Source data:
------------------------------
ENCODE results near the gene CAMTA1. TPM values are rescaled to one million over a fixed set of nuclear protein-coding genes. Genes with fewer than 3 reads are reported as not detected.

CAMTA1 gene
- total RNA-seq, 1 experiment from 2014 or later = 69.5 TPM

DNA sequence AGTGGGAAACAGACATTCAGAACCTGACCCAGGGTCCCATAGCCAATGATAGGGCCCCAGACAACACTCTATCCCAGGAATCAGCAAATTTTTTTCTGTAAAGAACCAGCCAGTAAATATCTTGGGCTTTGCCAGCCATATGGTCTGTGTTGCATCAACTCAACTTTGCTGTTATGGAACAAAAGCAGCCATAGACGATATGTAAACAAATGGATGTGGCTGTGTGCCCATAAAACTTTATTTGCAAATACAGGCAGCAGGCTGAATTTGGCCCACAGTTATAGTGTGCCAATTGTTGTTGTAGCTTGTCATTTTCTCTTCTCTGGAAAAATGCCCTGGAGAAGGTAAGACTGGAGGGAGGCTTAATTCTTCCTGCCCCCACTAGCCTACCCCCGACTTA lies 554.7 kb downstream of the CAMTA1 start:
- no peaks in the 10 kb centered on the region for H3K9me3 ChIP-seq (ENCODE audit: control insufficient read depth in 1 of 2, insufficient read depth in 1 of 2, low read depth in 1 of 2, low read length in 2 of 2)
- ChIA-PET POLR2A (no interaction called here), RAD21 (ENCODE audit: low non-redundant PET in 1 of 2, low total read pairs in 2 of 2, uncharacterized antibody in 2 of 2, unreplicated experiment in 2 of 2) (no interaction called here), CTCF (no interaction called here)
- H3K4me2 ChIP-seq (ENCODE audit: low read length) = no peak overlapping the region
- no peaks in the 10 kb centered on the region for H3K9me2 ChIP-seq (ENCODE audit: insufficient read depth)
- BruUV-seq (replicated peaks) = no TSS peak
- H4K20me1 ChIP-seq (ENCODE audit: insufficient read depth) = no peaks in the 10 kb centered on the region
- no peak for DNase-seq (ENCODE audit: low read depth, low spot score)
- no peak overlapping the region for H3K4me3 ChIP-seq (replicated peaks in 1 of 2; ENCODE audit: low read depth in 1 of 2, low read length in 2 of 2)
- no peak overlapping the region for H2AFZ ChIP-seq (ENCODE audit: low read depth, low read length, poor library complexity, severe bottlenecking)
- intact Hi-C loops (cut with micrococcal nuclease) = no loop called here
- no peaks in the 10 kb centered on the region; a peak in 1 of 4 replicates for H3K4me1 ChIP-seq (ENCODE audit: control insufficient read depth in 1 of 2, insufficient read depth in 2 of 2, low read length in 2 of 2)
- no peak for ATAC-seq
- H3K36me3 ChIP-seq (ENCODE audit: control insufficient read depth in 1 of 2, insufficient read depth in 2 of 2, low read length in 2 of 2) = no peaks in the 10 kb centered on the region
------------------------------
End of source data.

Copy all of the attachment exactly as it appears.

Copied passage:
ENCODE results near the gene CAMTA1. TPM values are rescaled to one million over a fixed set of nuclear protein-coding genes. Genes with fewer than 3 reads are reported as not detected.

CAMTA1 gene
- total RNA-seq, 1 experiment from 2014 or later = 69.5 TPM

DNA sequence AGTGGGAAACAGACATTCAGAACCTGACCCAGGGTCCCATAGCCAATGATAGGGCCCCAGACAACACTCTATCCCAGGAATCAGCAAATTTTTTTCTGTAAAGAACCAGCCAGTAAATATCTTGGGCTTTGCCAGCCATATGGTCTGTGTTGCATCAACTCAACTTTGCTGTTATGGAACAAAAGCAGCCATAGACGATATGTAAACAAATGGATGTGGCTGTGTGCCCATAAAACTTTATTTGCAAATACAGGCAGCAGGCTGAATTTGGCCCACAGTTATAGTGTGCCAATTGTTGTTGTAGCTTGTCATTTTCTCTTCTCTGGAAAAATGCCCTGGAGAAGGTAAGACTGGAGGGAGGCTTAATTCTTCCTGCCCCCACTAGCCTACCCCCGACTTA lies 554.7 kb downstream of the CAMTA1 start:
- no peaks in the 10 kb centered on the region for H3K9me3 ChIP-seq (ENCODE audit: control insufficient read depth in 1 of 2, insufficient read depth in 1 of 2, low read depth in 1 of 2, low read length in 2 of 2)
- ChIA-PET POLR2A (no interaction called here), RAD21 (ENCODE audit: low non-redundant PET in 1 of 2, low total read pairs in 2 of 2, uncharacterized antibody in 2 of 2, unreplicated experiment in 2 of 2) (no interaction called here), CTCF (no interaction called here)
- H3K4me2 ChIP-seq (ENCODE audit: low read length) = no peak overlapping the region
- no peaks in the 10 kb centered on the region for H3K9me2 ChIP-seq (ENCODE audit: insufficient read depth)
- BruUV-seq (replicated peaks) = no TSS peak
- H4K20me1 ChIP-seq (ENCODE audit: insufficient read depth) = no peaks in the 10 kb centered on the region
- no peak for DNase-seq (ENCODE audit: low read depth, low spot score)
- no peak overlapping the region for H3K4me3 ChIP-seq (replicated peaks in 1 of 2; ENCODE audit: low read depth in 1 of 2, low read length in 2 of 2)
- no peak overlapping the region for H2AFZ ChIP-seq (ENCODE audit: low read depth, low read length, poor library complexity, severe bottlenecking)
- intact Hi-C loops (cut with micrococcal nuclease) = no loop called here
- no peaks in the 10 kb centered on the region; a peak in 1 of 4 replicates for H3K4me1 ChIP-seq (ENCODE audit: control insufficient read depth in 1 of 2, insufficient read depth in 2 of 2, low read length in 2 of 2)
- no peak for ATAC-seq
- H3K36me3 ChIP-seq (ENCODE audit: control insufficient read depth in 1 of 2, insufficient read depth in 2 of 2, low read length in 2 of 2) = no peaks in the 10 kb centered on the region